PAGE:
Research libraries are interested in redirecting subscription dollars to support a sustainable public access environment by investing in open infrastructure and open content, particularly in partnership with scholarly communities.
3. How would American science leadership and American competitiveness benefit from immediate access to these resources? What are potential challenges and effective approaches for overcoming them? Analyses that weigh the trade-offs of different approaches and models, especially those that provide data, will be particularly helpful.
The government funds the majority of basic science (relative to industry) in the United States, and making research outputs as open as possible, as early as possible, increases the rate of innovation across all sectors of the economy. Open publications, data, and code available for replication are also more trustworthy. There is no more salient example of the benefits of open access than the preprints, rapid evaluation, and data sharing that scientists across the world are participating in right now in order to develop treatments, cures, and vaccines for COVID-19. Unprecedented speed of data sharing during emergencies is needed, but vaccines and pandemic preparation take years of sustained investment, not just emergency action. In fact, when the situation stabilizes for this pandemic, agencies, universities, national labs, and others in the scientific community will find many lessons from this experience for what worked and what was lacking in terms of data-sharing infrastructures, rigor and review, and machine accessibility of both publications and data. In the near term, recent lab closures and interruptions to degree completion among US students pose a threat to the scientific workforce if those students cannot complete their work. Immediate access to federally funded publications and especially data could be leveraged to mitigate that damage now and for the near future as student populations remain socially distanced. In less extraordinary circumstances than these, immediate access expands the potential pool of researchers and data available for training, augmenting the capacity of the US scientific community, together with the private sector, to respond to grand challenges.
There is a growing global consensus around open access for all the reasons enumerated in these comments. One principal challenge is the extent to which the commercialization (and consolidation among a few companies) of scholarly literature has become the source of sustainability for many of our scholarly and professional societies, including for their non-publishing activities. It is time for a new paradigm for scholarly publishing in which the content of scientific outputs is freely and immediately accessible, multiple stakeholders contribute to the sustainability of open infrastructure elements (such as PIDs), and publishers charge for specialized services. The Association is committed to working with the scholarly community to advance this vision. By working together, libraries and societies could articulate their distinct contributions to advancing scholarship, and envision a sustainable way to support the dissemination of scholarship along with the essential, ancillary services of promoting the discipline. The growing enthusiasm for “subscribe to open” and transformative agreements based on article processing charges or “green” deposits are demonstrations of our community’s willingness to experiment and engage.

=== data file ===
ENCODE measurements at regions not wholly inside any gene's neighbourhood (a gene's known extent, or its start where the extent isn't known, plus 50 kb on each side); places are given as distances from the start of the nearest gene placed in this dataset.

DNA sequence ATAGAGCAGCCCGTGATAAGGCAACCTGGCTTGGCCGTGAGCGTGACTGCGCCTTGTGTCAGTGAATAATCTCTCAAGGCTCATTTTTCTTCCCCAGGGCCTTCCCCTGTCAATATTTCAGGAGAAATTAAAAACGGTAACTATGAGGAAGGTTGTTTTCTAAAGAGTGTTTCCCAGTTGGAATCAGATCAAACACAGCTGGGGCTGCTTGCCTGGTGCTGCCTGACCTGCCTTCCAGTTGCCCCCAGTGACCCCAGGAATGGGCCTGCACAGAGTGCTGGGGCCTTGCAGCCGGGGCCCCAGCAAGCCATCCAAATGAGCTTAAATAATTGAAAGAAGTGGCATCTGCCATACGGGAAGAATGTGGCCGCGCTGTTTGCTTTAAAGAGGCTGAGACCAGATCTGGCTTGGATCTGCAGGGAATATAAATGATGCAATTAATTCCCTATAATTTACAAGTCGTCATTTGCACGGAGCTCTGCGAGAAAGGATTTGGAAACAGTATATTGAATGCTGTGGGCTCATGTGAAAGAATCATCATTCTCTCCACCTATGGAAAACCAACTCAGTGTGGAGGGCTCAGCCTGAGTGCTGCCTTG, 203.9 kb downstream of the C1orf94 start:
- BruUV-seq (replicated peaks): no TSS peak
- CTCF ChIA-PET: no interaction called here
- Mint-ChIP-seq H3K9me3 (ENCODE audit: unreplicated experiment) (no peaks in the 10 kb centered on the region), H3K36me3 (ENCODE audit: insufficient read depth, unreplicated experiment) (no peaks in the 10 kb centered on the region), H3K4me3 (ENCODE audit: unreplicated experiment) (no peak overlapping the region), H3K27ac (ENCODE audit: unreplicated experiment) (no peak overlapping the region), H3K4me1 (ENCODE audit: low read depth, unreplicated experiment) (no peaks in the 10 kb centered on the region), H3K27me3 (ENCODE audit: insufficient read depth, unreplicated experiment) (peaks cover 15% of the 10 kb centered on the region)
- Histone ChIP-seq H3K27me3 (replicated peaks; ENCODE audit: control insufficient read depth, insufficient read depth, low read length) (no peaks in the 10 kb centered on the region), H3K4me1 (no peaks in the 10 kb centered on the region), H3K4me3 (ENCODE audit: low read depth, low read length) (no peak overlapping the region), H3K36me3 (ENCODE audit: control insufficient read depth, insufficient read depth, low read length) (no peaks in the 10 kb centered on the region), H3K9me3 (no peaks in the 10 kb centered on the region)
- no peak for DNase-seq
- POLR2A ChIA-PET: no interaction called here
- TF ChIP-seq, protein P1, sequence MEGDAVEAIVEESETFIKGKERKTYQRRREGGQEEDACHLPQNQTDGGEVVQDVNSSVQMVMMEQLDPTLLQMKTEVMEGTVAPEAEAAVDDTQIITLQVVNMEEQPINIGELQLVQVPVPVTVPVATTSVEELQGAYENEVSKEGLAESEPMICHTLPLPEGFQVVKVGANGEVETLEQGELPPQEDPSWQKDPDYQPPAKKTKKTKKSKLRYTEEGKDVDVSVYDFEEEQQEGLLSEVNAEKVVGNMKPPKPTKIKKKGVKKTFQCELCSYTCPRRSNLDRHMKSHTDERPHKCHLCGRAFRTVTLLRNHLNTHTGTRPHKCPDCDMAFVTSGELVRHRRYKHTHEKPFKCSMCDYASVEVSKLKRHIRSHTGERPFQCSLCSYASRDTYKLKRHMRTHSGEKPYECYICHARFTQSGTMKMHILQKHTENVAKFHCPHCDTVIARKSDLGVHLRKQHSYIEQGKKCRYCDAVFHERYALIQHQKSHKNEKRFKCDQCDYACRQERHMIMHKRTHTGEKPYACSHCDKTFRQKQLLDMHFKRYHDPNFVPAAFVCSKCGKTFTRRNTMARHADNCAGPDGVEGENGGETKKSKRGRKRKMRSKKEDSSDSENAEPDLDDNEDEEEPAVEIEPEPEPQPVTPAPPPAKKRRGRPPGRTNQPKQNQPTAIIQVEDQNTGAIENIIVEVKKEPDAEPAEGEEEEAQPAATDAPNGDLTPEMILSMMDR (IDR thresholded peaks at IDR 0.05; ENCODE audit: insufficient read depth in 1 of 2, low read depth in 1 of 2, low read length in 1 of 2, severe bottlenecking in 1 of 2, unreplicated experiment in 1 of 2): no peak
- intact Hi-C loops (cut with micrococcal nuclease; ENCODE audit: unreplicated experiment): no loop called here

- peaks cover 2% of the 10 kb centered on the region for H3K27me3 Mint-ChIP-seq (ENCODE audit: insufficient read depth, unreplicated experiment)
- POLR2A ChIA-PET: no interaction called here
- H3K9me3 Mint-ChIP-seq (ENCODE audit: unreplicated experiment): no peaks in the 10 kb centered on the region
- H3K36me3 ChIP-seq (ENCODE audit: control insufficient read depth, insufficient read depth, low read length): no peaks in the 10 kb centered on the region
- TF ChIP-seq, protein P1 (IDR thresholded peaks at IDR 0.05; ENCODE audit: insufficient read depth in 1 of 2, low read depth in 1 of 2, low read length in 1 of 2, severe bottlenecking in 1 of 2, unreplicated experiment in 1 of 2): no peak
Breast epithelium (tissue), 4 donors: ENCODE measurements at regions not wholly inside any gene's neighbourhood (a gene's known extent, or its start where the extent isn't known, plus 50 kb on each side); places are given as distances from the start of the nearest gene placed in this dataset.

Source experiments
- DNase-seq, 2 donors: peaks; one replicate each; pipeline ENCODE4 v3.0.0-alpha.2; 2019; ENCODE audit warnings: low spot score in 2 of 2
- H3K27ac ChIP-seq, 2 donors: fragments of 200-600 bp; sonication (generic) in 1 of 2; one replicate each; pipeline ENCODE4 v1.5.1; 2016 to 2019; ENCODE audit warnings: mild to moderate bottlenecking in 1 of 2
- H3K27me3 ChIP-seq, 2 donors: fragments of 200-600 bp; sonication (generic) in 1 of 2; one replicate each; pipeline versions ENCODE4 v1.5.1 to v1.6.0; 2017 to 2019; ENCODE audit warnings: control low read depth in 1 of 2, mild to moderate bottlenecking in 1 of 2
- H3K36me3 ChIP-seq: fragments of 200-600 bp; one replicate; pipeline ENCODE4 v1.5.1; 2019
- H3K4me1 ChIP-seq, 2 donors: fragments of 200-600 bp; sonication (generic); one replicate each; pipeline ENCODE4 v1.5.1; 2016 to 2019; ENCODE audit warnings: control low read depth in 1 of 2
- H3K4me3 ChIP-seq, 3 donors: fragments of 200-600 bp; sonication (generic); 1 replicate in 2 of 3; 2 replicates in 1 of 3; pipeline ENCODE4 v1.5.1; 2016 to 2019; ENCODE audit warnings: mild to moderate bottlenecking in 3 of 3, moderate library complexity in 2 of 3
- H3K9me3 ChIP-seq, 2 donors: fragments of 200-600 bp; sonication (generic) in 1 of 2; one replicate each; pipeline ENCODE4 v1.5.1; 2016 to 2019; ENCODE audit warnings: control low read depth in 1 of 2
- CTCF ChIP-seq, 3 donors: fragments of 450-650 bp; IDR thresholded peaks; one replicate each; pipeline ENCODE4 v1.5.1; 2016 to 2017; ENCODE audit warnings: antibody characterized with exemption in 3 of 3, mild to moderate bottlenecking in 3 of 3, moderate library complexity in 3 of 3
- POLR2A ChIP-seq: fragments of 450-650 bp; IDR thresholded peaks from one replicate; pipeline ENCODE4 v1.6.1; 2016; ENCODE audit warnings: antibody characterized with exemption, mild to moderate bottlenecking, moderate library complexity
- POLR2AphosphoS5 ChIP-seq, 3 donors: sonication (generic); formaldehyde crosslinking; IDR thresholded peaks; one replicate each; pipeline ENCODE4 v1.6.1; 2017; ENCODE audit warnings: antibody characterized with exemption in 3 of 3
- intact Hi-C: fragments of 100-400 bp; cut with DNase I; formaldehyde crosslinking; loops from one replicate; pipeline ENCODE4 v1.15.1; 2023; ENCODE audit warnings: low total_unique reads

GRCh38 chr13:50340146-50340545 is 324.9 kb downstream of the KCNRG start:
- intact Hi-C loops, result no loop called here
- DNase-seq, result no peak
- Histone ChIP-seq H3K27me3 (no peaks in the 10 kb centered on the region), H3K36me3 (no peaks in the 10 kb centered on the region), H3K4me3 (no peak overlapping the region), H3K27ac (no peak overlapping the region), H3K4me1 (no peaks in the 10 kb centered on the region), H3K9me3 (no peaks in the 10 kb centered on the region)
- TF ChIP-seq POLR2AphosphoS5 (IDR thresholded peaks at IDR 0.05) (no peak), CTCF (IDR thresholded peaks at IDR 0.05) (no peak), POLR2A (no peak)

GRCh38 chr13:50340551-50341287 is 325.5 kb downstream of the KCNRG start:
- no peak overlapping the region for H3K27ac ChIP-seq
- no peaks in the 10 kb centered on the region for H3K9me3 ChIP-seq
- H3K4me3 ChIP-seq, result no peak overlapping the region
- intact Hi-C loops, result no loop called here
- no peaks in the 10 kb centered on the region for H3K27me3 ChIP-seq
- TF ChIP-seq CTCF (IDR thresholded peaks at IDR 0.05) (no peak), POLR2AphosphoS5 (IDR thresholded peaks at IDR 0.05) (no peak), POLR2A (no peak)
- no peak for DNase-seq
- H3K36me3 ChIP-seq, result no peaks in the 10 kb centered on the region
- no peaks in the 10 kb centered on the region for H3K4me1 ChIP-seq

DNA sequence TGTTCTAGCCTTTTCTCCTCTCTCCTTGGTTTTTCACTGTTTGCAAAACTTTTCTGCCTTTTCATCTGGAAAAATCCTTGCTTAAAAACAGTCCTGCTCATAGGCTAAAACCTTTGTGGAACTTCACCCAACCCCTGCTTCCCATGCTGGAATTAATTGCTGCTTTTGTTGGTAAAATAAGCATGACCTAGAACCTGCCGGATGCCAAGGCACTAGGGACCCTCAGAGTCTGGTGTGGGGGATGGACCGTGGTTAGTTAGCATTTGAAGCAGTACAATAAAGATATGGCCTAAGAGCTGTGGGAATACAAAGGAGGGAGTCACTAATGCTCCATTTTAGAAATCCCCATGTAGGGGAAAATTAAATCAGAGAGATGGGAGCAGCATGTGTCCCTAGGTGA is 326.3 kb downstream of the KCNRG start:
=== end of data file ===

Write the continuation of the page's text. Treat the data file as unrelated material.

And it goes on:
4. Any additional information that might be considered for Federal policies related to public access to peer-reviewed author manuscripts, data, and code resulting from federally supported research.
There are still misconceptions among scholars about the extent to which (embargo-dependent) subscription revenue is the key to the functioning of the scientific peer-review process. In fact, a range of models co-exist with immediate access, including “gold” open access (with or without a transformative agreement), post-publication peer review, overlay journals, and more. Peer reviewers do not typically receive compensation from their publishers. Like authors, they contribute their time and expertise to advance scholarship and gain recognition as experts in an area. ARL supports open science initiatives that would elevate the role of peer reviewers within the academic reward system.
Thank you for your consideration of these comments.
Mary Lee Kennedy
Association of Research Libraries
- “2020 EBSCO Serials Price Projection Report,” EBSCOpost, October 2, 2019, https://www.ebsco.com/blog/article/2020-ebsco-serials-price-projection-report.
- Daniel Morgan and John F. Sargent Jr., Effects of COVID-19 on the Federal Research and Development Enterprise, Congressional Research Service, April 10, 2020, https://crsreports.congress.gov/product/pdf/R/R46309.
About the Association of Research Libraries
The Association of Research Libraries (ARL) is a nonprofit organization of 124 research libraries in Canada and the US whose mission is to advance research, learning, and scholarly communication. The Association fosters the open exchange of ideas and expertise, promotes equity and diversity, and pursues advocacy and public policy efforts that reflect the values of the library, scholarly, and higher education communities. ARL forges partnerships and catalyzes the collective efforts of research libraries to enable knowledge creation and to achieve enduring and barrier-free access to information. ARL is on the web at ARL.org.